President Donald Trump and China's President Xi Jinping leaving a business leaders event at the Great Hall of the People in Beijing in 2017. (NICOLAS ASFOURI/AFP/Getty Images)

President Trump on Thursday cast doubt on the possibility of a breakthrough in trade talks with China, saying he was prepared to hammer China’s economy with tough new economic penalties if Beijing doesn’t offer concessions.

“We are under no pressure to make a deal with China,” Trump wrote on Twitter, trying to dispute reports that he was seeking to cut a deal. “They are under pressure to make a deal with us. Our markets are surging, theirs are collapsing. We will soon be taking Billions in Tariffs & making products at home. If we meet, we meet?”

The Twitter post came after White House officials confirmed that Treasury Secretary Steven Mnuchin had offered a formal invitation to Chinese leaders to restart trade talks, aimed at de-escalating the trade battle between the world’s largest economies.

Trump’s Twitter post is consistent with his recent bravado toward China, but it could make Chinese leaders dubious that Trump will be willing to negotiate a deal. Talks between both countries have already broken down several times, at least once because Trump balked at a deal at the last moment.

On Wednesday, White House officials had seemed optimistic at the potential for new talks.

“Well, it’s just an invitation, as far as I know,” White House National Economic Council Director Larry Kudlow said on Fox Business Network. “There’s some discussions and information that we received that the Chinese Government — the top of the Chinese Government wished to pursue talks.”

Kudlow would not estimate where the discussions might lead, but he said it was a positive sign that they were even occurring.

“I always believe, in most cases, talking is better than not talking, so I regard this as a plus,” Kudlow said.

Chinese Foreign Ministry spokesman Geng Shuang said at a Thursday news conference in Beijing that officials had received the White House’s invitation for talks.

The two sides are working out the details, he said.

“China has always held that an escalation of the trade conflict is not in anyone’s interests,” Geng said.

On Friday morning in Beijing, the front page of the state-backed China Daily read: “US offer for trade talks welcomed.”

Any talks would resume amid doubts over prospects for a diplomatic settlement. The administration remains split between trade hard-liners and officials who are more sensitive to corporations’ fears of lost sales and disrupted supply chains.

“The question is whether anything has changed,” said Jeff Moon, a former U.S. trade negotiator in the Obama administration. “Who’s in charge on the American side and what do they want?”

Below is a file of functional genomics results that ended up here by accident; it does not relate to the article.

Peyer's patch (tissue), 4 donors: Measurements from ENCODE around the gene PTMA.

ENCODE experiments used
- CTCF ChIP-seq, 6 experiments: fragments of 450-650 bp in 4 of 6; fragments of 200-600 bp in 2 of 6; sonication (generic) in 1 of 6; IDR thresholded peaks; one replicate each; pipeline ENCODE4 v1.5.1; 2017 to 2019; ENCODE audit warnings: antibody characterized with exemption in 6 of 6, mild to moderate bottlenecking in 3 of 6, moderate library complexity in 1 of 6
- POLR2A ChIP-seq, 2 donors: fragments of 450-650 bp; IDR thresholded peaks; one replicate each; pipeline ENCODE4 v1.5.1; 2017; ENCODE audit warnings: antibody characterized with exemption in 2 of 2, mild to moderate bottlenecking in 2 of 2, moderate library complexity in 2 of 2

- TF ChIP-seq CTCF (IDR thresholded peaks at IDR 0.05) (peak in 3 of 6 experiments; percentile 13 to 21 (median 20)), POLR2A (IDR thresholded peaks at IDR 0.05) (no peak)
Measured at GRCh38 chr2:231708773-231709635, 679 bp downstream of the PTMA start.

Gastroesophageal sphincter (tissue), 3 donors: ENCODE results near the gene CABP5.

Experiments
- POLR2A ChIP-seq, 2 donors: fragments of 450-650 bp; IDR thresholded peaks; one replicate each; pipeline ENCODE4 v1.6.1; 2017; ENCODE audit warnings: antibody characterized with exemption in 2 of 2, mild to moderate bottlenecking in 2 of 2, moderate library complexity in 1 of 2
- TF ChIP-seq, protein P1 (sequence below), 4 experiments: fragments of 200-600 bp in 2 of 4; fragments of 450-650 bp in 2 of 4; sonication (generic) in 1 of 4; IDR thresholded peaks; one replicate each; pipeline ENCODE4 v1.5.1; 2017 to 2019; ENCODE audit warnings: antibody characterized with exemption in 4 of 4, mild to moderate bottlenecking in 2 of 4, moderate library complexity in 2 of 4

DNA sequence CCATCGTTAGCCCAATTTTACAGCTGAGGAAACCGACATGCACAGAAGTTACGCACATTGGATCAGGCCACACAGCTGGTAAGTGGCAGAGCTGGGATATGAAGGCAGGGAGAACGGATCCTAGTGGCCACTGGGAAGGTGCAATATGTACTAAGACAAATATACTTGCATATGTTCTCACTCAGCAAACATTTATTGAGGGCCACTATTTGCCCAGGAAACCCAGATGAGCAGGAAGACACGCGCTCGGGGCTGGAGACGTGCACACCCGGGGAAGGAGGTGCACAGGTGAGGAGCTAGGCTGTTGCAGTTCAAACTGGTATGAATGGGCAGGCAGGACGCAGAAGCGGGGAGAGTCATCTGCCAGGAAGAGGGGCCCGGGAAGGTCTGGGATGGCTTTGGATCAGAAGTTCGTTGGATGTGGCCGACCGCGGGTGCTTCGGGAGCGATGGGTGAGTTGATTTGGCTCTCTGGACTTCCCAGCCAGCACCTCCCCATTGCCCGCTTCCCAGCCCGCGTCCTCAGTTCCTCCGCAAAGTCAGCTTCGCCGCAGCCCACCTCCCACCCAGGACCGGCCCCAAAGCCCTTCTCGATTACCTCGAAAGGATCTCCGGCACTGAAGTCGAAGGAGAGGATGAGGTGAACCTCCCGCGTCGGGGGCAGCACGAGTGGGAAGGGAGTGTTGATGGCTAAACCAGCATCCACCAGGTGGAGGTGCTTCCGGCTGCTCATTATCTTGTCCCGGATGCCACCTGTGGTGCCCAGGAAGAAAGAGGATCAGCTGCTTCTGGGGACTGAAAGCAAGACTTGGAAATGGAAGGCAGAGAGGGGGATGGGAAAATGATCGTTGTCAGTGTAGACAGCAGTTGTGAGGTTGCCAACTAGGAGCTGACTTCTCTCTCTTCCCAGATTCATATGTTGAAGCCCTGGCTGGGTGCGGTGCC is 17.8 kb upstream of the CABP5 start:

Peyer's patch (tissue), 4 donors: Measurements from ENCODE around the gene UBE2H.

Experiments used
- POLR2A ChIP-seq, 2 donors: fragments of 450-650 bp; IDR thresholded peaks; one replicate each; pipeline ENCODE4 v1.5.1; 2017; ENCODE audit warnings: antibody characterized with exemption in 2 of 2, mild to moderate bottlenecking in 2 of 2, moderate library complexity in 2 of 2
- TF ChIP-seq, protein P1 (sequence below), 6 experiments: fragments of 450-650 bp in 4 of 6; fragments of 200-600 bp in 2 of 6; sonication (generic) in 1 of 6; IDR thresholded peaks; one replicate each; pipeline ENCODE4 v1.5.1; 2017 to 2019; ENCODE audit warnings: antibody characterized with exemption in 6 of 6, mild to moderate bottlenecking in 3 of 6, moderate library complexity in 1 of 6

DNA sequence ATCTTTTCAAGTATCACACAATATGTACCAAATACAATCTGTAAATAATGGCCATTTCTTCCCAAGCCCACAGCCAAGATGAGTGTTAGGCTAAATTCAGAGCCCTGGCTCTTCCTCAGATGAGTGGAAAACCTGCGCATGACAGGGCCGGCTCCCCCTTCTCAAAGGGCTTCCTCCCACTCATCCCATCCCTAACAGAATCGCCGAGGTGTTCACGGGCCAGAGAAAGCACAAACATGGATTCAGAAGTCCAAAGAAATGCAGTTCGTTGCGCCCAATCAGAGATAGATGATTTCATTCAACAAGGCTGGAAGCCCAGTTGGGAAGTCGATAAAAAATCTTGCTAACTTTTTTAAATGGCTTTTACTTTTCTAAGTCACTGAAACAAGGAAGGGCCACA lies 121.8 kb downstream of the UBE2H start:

Robert Holleyman, former deputy U.S. trade representative, said U.S. demands for fundamental changes in China’s state-directed economy would make for difficult talks.

“We are a long way from finding a solution,” said Holleyman, a partner at Crowell & Moring. “And a solution will require some tough choices, especially on the part of China.”

Ultimately, Trump and Chinese President Xi Jinping will likely need to haggle personally over any settlement, he said. The two leaders may meet on the sidelines of the United Nations General Assembly later this month and will likely see each other in November at the G-20 summit in Buenos Aires.

The White House is under enormous pressure from U.S. companies to resolve its differences with China swiftly before either country imposes more tariffs or restrictions that these firms argue could hurt growth and lead to lost American jobs.

Trump has been defiant, saying his rigid approach is necessary to force change in Beijing.

“I’m being strong on China because I have to be,” he said last week.

Trump has accused the Chinese government of ripping off American businesses and workers for years through protectionist trade policies, currency ma­nipu­la­tion, and stealing intellectual property.

The U.S. bought $505 billion in goods from China last year, and Trump has already moved to impose tariffs on $50 billion of those goods as a way to try to force concessions from the Chinese government.

He said last week that he has an order ready to impose tariffs on another $200 billion in Chinese goods, and then another order ready that would impose tariffs on every product shipped from China to the United States if Beijing doesn’t agree to U.S. demands.

Trump is demanding that China stop requiring U.S. companies to surrender their trade secrets in return for access to the Chinese market. He also wants a sharp reduction in the $375 billion U.S. trade deficit with China.

Separate rounds of talks between the White House and Chinese leaders have already faltered. Commerce Secretary Wilbur Ross tried to cut a deal with Chinese leaders last year, but it was rejected by Trump at the last moment, leading to the escalation this year.

Another round of talks was jump-started this year by Mnuchin, who traveled to Beijing with Kudlow and several other senior officials to try to cut a deal with China’s vice premier, Liu He. But those talks also broke down.

Trump also said he put off challenging China more directly last year because he needed its assistance during nuclear talks with North Korea, but he has recently accused China of trying to hinder those discussions.

Top White House advisers have largely agreed that changes need to be made to rebalance the U.S.’s economic relationship with China, but they have differed on the tactics. Peter Navarro, one of Trump’s closest trade advisers, has advocated for a more strident approach.

Mnuchin and Kudlow, meanwhile, have pushed for more dialogue, worried about the potential impact on the economy if the existing standoff worsens.

Danielle Paquette in Beijing contributed to this report.